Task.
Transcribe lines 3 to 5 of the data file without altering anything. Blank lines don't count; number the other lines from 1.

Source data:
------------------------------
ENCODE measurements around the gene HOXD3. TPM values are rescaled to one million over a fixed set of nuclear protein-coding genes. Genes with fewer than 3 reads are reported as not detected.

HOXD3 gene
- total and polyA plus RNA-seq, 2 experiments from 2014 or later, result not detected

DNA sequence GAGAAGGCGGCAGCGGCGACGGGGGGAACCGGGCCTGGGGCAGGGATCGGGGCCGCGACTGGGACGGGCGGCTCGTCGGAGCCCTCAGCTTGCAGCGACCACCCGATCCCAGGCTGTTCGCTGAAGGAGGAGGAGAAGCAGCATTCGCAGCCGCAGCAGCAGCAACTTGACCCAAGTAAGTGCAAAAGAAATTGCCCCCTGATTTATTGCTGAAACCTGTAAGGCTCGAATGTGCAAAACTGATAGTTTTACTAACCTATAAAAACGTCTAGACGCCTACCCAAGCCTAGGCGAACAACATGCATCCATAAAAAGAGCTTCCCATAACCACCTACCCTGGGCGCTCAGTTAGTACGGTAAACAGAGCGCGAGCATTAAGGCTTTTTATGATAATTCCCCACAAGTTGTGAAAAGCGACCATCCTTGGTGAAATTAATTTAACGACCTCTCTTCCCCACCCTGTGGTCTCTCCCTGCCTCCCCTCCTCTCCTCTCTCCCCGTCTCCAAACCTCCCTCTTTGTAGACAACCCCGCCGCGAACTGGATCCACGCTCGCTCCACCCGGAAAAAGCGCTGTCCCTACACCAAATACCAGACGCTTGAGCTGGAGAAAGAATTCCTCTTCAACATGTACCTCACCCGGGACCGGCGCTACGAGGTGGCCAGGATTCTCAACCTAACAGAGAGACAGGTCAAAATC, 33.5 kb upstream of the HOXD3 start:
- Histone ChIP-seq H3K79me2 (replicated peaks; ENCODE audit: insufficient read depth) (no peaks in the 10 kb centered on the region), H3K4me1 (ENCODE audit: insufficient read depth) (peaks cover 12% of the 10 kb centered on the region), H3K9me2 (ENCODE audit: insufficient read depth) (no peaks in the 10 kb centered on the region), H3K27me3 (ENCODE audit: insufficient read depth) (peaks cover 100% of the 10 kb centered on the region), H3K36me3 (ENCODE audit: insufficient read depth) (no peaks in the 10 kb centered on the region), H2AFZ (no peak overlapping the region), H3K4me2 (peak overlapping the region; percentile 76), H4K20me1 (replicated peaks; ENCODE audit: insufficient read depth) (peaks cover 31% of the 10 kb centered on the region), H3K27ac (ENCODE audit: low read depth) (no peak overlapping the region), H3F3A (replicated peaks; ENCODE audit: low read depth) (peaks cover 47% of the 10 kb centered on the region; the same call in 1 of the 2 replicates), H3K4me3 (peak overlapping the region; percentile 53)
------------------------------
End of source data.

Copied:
- total and polyA plus RNA-seq, 2 experiments from 2014 or later, result not detected

DNA sequence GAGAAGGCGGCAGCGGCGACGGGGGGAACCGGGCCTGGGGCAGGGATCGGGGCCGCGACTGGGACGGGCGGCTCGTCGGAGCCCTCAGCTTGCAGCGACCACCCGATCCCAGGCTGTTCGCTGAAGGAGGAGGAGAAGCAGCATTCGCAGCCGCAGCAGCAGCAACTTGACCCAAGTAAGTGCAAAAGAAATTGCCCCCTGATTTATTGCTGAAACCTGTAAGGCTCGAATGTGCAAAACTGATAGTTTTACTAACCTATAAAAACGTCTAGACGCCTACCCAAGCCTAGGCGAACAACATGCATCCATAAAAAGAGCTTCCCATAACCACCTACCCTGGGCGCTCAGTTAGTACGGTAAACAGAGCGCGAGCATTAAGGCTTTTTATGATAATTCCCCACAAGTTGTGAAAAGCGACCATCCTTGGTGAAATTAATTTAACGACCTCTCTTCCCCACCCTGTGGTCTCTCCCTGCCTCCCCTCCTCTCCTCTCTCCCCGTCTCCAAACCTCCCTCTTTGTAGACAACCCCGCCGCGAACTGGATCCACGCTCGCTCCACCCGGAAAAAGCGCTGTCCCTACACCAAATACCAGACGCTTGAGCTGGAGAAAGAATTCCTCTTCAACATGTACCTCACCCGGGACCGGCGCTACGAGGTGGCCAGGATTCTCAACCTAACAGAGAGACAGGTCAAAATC, 33.5 kb upstream of the HOXD3 start:
- Histone ChIP-seq H3K79me2 (replicated peaks; ENCODE audit: insufficient read depth) (no peaks in the 10 kb centered on the region), H3K4me1 (ENCODE audit: insufficient read depth) (peaks cover 12% of the 10 kb centered on the region), H3K9me2 (ENCODE audit: insufficient read depth) (no peaks in the 10 kb centered on the region), H3K27me3 (ENCODE audit: insufficient read depth) (peaks cover 100% of the 10 kb centered on the region), H3K36me3 (ENCODE audit: insufficient read depth) (no peaks in the 10 kb centered on the region), H2AFZ (no peak overlapping the region), H3K4me2 (peak overlapping the region; percentile 76), H4K20me1 (replicated peaks; ENCODE audit: insufficient read depth) (peaks cover 31% of the 10 kb centered on the region), H3K27ac (ENCODE audit: low read depth) (no peak overlapping the region), H3F3A (replicated peaks; ENCODE audit: low read depth) (peaks cover 47% of the 10 kb centered on the region; the same call in 1 of the 2 replicates), H3K4me3 (peak overlapping the region; percentile 53)